Skip to Main content Skip to Navigation
Poster communications

Can stream architecture inform on subsurface properties to characterize intermittence ?

Abstract : Groundwater (GW) and streams are intimately linked. Transient groundwater storage is the main driver for streamflow during extended periods of droughts. The connection between GW and streams is more resilient when the drainage timescale is longer, i.e. with slower GW flows and low hydraulic conductivity. Eventually, a gaining stream can be transformed into a losing one when the GW table level drops below the streambed elevation, in which case surface and subsurface bodies become disconnected. Identifying the processes controlling fluxes of GW into stream boundaries has been identified as one of the main challenges by the hydrological community (Blöschl et al., 2019). The emergence of new surface observations of stream network dynamics, provides new opportunities to address this challenge. In this work, we explore the information content of surface stream mapping (perennial and intermittent rivers) to characterize subsurface hydraulic properties. To this end, we set up a process-based parsimonious model to relate the recharge assessed independently by climate models and the subsurface hydraulic properties to the structure of the stream network and its evolutions. The model uses the water balance of the SURFEX regional land surface model as an input of a 3D groundwater flow model. The river networks directly result from the interception of the GW table with the topography. We investigate about thirty watersheds in Brittany and Normandy covering a variety of climatic, geomorphological and geological conditions by calibrating observed perennial stream referenced in the national river database (BD Topage). Results are twofold: First, the perennial stream network is highly sensitive to the ratio of hydraulic conductivity to recharge. For each lithology, estimated permeabilities are found consistent with previous estimates reported in similar context. Secondly, hydraulic conductivities defined in the previous steady-state approach are used to simulate observed transient stream discharge and expansion/contraction dynamics of the stream network (Onde database). This surface-based information on the seasonal expansion and contraction of intermittent stream network contributes to constrain the aquifer storage capacity. The use of surface observations on stream to characterize near subsurface properties might bring up new opportunities to provide predictions for ungauged basins with absence of stream discharge data. Applied with other remote sensing products, this method could contribute to identify the spatial distribution and dynamic reorganization of intermittent rivers. It would be especially useful in a context of climate change, as reduced recharge would changes the organization, fragmentation and hierarchy of groundwater flow systems.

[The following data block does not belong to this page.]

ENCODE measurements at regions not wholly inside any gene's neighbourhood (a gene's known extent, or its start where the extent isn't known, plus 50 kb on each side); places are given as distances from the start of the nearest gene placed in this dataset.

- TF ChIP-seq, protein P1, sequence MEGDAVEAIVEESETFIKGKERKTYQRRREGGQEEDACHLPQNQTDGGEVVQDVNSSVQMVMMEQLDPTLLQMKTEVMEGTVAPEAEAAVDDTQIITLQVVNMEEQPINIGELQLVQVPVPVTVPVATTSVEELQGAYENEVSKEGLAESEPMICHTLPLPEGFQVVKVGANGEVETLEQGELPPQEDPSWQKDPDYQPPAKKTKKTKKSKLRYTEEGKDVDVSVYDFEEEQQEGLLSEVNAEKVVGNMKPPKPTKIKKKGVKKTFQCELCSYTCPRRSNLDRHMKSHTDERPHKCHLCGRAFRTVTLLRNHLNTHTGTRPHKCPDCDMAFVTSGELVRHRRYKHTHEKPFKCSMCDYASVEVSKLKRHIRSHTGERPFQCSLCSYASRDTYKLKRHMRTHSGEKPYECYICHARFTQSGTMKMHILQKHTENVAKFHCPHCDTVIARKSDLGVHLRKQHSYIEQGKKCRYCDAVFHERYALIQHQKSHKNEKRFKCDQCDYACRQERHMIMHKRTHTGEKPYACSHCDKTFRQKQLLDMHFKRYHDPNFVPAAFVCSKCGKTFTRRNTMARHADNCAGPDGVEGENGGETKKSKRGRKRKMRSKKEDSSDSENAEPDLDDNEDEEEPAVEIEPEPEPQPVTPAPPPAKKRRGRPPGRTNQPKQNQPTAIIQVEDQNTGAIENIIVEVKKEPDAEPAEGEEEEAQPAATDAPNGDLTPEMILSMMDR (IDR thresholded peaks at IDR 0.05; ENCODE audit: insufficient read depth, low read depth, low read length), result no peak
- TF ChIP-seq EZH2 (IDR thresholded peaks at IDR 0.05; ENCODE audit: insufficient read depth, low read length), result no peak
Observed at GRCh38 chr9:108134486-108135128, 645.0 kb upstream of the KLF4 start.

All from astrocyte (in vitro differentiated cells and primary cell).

Complete list of metadata
Contributor : Isabelle Dubigeon Connect in order to contact the contributor
Submitted on : Thursday, October 14, 2021 - 9:36:30 AM
Last modification on : Tuesday, October 19, 2021 - 10:53:11 PM


  • HAL Id : insu-03377171, version 1


Ronan Abherve, Alexandre Gauvain, Clément Roques, Laurent Longuevergne, Luc Aquilina, et al.. Can stream architecture inform on subsurface properties to characterize intermittence ?. 1st OZCAR-TERENO international meeting, Oct 2021, Strasbourg, France. ⟨insu-03377171⟩



Les métriques sont temporairement indisponibles